There must be 50 ways to leave your humdrum

The desire to hit the road is universal. Jack Kerowak wrote about it in On the Road, and so did John Steinbeck in Travels with Charlie. Even before road trips were practical, the desire managed to manifest itself in other forms. Listen to Herman Melville describe this feeling in the beginning of Moby Dick:

Call me Ishmael. Some years ago—never mind how long precisely—having little or no money in my purse, and nothing particular to interest me on shore, I thought I would sail about a little and see the watery part of the world. It is a way I have of driving off the spleen and regulating the circulation. Whenever I find myself growing grim about the mouth; whenever it is a damp, drizzly November in my soul; whenever I find myself involuntarily pausing before coffin warehouses, and bringing up the rear of every funeral I meet; and especially whenever my hypos get such an upper hand of me, that it requires a strong moral principle to prevent me from deliberately stepping into the street, and methodically knocking people’s hats off—then, I account it high time to get to sea as soon as I can. This is my substitute for pistol and ball. With a philosophical flourish Cato throws himself upon his sword; I quietly take to the ship. There is nothing surprising in this. If they but knew it, almost all men in their degree, some time or other, cherish very nearly the same feelings towards the ocean with me.

Substitute “hit the road” for “get to sea” and you see the message here. Melville’s character was indeed ready to get out of Dodge and see the world. If Ishmael had a Tesla and a thousand miles of open road with supercharger access available, just imagine how literature might have been forever altered.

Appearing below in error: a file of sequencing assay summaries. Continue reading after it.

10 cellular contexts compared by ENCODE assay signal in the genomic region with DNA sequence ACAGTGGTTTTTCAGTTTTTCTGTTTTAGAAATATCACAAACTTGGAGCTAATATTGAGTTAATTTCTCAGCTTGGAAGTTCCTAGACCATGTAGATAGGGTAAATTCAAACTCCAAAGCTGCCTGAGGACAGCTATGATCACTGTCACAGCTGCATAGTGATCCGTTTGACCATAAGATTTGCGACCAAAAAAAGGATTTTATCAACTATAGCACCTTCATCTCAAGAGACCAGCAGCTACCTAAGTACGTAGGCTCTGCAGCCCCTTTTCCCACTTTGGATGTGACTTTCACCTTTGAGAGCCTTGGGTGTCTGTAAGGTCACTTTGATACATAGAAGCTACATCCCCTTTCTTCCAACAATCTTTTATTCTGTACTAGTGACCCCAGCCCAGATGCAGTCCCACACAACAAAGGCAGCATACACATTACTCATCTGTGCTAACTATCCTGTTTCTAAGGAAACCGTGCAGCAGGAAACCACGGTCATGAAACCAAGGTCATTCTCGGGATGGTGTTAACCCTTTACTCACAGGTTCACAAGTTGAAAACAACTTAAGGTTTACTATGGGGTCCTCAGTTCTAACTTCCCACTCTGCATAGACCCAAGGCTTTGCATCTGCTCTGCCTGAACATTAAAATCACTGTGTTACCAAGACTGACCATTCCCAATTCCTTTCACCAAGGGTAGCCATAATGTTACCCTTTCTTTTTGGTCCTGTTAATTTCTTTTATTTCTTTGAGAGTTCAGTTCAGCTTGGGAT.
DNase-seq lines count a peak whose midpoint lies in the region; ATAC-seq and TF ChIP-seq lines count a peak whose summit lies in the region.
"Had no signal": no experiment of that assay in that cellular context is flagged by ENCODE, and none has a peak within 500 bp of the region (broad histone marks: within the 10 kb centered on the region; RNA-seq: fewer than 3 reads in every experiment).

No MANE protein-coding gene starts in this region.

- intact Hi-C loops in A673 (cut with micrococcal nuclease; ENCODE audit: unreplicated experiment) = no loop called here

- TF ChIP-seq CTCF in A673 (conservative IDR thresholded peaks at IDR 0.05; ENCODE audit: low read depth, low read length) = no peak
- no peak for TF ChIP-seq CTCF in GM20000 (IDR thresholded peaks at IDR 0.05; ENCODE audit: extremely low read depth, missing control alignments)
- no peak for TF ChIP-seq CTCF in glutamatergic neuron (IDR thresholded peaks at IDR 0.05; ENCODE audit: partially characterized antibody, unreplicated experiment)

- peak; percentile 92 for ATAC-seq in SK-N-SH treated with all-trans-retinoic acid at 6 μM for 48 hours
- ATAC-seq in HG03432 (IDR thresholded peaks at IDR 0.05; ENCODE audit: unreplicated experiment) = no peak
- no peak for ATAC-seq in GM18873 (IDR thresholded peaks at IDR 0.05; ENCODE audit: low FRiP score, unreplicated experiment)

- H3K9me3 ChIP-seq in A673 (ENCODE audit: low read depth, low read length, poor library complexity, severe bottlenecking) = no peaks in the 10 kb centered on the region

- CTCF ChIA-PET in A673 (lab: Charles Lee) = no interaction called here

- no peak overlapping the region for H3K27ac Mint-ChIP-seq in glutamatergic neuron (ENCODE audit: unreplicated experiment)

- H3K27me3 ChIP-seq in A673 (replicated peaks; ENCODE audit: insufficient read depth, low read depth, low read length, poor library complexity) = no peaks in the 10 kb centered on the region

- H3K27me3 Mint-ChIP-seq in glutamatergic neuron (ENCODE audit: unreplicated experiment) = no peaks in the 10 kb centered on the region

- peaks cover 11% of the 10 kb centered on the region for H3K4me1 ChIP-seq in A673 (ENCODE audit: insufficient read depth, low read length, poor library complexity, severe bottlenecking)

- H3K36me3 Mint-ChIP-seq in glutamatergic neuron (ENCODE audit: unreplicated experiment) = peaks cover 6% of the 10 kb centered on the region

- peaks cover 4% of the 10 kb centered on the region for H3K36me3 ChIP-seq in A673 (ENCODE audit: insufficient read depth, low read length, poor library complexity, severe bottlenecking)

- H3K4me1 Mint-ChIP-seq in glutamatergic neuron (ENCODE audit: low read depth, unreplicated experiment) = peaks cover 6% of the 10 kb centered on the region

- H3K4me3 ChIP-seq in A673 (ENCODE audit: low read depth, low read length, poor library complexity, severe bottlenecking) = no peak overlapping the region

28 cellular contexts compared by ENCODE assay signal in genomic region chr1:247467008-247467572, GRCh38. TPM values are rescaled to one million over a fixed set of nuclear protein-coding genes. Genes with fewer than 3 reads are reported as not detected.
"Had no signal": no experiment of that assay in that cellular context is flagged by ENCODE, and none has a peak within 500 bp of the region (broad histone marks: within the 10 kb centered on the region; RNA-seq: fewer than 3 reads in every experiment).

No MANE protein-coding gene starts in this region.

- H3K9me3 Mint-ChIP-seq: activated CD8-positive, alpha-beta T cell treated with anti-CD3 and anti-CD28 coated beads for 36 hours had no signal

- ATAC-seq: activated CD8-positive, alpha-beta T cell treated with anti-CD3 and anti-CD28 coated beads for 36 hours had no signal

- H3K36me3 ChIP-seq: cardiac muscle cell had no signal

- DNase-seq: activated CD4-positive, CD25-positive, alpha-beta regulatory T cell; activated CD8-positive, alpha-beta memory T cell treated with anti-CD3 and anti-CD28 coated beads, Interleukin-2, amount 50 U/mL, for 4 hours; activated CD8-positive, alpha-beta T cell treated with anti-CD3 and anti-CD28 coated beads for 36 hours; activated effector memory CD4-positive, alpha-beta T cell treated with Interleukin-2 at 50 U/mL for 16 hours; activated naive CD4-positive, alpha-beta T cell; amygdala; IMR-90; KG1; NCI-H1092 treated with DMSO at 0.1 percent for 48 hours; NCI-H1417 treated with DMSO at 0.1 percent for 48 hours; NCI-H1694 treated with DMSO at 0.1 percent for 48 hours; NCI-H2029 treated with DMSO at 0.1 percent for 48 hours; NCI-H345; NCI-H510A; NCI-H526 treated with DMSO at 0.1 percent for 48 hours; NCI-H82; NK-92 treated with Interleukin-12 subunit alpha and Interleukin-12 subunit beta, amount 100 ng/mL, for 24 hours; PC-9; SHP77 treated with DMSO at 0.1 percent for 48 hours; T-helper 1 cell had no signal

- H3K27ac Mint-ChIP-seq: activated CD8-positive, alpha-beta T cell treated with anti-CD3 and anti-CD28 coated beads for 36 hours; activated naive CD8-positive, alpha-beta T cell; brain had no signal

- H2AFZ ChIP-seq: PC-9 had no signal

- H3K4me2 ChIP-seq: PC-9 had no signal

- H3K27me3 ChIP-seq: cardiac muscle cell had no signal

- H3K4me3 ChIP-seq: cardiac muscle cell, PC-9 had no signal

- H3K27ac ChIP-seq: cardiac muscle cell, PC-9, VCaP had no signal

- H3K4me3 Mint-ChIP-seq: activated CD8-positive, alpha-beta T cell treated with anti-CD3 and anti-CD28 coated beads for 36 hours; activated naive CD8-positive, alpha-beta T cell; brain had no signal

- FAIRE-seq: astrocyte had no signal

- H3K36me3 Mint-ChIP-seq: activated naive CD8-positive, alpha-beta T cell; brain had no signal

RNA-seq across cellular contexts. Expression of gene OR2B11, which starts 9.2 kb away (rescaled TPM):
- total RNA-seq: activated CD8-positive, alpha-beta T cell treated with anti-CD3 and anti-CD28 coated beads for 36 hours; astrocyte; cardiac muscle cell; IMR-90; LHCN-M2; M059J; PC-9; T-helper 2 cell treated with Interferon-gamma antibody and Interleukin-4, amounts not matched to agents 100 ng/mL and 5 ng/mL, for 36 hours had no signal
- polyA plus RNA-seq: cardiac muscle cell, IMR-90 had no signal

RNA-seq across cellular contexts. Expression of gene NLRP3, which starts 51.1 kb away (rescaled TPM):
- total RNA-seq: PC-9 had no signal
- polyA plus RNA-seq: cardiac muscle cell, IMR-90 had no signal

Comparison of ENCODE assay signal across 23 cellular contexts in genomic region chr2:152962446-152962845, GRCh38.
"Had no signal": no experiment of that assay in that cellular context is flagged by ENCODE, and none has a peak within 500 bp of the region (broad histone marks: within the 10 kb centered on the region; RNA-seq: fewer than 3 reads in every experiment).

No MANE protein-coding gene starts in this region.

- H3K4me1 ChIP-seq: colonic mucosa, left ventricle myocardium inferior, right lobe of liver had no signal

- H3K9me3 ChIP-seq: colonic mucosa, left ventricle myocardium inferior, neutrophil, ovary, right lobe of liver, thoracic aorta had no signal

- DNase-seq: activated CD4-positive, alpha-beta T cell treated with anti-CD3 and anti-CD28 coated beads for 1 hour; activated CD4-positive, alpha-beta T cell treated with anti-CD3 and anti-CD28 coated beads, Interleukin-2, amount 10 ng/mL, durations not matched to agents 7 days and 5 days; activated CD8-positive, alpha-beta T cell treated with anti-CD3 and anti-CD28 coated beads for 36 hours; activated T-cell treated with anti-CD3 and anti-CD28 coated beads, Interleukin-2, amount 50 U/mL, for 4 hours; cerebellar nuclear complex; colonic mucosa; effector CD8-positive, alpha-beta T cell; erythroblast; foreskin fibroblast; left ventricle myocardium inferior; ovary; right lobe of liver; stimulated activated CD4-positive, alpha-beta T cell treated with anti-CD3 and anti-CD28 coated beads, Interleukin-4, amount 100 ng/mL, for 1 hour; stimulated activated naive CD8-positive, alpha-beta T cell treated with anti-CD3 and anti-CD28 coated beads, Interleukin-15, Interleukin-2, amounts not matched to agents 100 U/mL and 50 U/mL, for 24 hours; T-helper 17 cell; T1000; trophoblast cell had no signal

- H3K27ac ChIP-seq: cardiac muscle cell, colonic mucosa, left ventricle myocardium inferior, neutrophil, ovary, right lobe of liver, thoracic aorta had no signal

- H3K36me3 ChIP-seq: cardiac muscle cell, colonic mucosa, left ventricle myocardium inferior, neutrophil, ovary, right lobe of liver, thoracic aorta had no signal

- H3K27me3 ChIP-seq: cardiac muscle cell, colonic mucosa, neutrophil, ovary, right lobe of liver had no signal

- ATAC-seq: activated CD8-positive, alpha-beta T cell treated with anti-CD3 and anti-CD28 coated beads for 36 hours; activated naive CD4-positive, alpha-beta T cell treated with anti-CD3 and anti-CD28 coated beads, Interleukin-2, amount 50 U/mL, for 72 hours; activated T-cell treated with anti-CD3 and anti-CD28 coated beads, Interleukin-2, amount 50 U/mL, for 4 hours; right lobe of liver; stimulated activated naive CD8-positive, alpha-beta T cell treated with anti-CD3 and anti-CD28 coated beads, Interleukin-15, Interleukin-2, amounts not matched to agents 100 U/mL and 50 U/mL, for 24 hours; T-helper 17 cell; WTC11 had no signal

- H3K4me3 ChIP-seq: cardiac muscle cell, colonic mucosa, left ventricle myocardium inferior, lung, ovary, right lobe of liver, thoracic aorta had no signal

I find an extraordinary number of people who share this sentiment, to leave their everyday troubles in the dust and blaze onward toward new horizons. If I had fifty seats in the Tesla I still could not carry all who have expressed a desire to join me.

Hitting the road need not be a solitary exercise. Both you and your spouse or significant other can take to the highway together and enjoy a delightful escape.

The trouble is, you really do have to get out of Dodge, and sometimes that’s easier said than done. I originally planned to hoist anchor and set sail on this road trip in late May, but I’ve discovered  the hum drum world of my past doesn’t want to let go quite so easily. Whatever method you use, and fifty must surely be a low number, find your way to extricate yourself and feel the wind in your hair as you drive through the desert in first light.

Not ready to break free this year, though? No worries, we’ll make room for you through this blog to ride along. Please give Iceman a scratch behind the ears from time to time, though, he so likes it.

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